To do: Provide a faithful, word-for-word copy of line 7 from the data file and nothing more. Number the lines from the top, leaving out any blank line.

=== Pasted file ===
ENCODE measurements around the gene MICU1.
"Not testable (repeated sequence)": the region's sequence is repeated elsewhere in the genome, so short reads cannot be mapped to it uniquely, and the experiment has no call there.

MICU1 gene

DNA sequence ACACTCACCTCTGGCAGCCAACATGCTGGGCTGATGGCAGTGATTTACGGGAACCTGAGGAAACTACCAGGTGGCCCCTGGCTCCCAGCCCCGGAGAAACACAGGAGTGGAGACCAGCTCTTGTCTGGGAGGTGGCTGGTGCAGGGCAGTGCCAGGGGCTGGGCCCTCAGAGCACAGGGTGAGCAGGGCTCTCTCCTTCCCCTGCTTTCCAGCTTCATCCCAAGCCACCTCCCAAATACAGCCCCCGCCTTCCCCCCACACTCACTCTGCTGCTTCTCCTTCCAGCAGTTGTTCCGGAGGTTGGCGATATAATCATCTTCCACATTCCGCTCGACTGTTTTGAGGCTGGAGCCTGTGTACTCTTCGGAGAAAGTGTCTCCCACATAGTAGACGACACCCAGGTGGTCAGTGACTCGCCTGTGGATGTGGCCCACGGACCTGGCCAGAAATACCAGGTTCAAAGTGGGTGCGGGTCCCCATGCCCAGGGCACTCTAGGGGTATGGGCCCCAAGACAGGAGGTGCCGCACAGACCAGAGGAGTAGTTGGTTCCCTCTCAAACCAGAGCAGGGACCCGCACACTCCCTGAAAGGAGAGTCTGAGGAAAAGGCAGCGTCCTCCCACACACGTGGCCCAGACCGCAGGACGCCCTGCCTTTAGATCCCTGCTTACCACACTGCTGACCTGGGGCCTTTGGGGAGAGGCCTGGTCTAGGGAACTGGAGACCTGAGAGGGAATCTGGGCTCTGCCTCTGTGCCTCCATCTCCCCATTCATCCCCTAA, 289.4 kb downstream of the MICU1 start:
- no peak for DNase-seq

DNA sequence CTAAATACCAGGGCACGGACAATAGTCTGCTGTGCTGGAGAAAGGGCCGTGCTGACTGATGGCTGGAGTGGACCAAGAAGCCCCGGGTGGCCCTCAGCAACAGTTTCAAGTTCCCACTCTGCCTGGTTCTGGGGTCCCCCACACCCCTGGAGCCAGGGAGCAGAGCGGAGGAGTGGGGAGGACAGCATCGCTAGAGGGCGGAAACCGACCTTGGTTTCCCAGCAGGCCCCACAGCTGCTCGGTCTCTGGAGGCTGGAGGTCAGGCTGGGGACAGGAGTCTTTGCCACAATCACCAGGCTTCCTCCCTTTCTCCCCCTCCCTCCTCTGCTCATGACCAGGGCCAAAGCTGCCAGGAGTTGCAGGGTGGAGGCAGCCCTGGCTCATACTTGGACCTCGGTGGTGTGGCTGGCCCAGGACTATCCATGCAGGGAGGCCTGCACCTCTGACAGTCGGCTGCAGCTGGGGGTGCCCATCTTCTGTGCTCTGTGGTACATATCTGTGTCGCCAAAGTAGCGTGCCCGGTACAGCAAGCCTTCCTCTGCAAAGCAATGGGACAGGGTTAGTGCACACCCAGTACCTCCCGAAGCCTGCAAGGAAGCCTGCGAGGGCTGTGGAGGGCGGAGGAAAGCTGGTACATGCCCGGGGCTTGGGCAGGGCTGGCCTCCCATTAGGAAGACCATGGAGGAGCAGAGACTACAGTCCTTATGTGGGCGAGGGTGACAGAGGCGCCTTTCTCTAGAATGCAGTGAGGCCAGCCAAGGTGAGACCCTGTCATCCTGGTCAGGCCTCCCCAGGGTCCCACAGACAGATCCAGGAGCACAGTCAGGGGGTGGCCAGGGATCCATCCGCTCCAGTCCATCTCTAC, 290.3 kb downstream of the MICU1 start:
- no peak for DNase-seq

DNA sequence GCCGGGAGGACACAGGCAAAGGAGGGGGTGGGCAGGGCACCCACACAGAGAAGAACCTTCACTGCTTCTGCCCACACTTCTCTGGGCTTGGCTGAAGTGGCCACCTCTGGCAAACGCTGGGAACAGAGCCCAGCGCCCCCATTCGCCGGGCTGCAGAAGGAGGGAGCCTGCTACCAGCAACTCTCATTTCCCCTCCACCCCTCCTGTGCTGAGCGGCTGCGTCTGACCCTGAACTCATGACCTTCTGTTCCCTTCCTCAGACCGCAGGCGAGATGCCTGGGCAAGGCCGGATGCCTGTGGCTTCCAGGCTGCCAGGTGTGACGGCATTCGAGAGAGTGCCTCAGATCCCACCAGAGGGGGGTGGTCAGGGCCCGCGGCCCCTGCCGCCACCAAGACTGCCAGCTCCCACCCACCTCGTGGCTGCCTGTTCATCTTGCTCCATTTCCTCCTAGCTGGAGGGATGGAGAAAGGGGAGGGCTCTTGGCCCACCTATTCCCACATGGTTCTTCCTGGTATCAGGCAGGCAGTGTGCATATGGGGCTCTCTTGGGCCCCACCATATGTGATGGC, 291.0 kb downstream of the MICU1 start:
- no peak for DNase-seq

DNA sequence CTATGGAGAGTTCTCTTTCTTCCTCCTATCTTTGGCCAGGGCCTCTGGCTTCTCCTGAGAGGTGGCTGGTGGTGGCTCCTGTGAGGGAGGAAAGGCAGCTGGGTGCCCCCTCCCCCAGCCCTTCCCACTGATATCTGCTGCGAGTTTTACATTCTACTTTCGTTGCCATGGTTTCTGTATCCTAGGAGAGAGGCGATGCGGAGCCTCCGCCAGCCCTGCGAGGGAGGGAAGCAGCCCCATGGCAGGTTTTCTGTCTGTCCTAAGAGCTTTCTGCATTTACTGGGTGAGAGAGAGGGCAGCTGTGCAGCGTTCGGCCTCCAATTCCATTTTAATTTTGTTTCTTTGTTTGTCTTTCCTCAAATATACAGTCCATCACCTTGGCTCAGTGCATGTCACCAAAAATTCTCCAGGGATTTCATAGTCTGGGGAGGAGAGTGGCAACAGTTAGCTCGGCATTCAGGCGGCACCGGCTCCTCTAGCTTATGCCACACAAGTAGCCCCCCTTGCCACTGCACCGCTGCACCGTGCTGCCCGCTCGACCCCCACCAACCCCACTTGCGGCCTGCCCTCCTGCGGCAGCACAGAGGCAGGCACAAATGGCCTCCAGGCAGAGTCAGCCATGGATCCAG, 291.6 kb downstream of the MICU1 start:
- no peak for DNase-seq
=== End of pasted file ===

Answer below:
- no peak for DNase-seq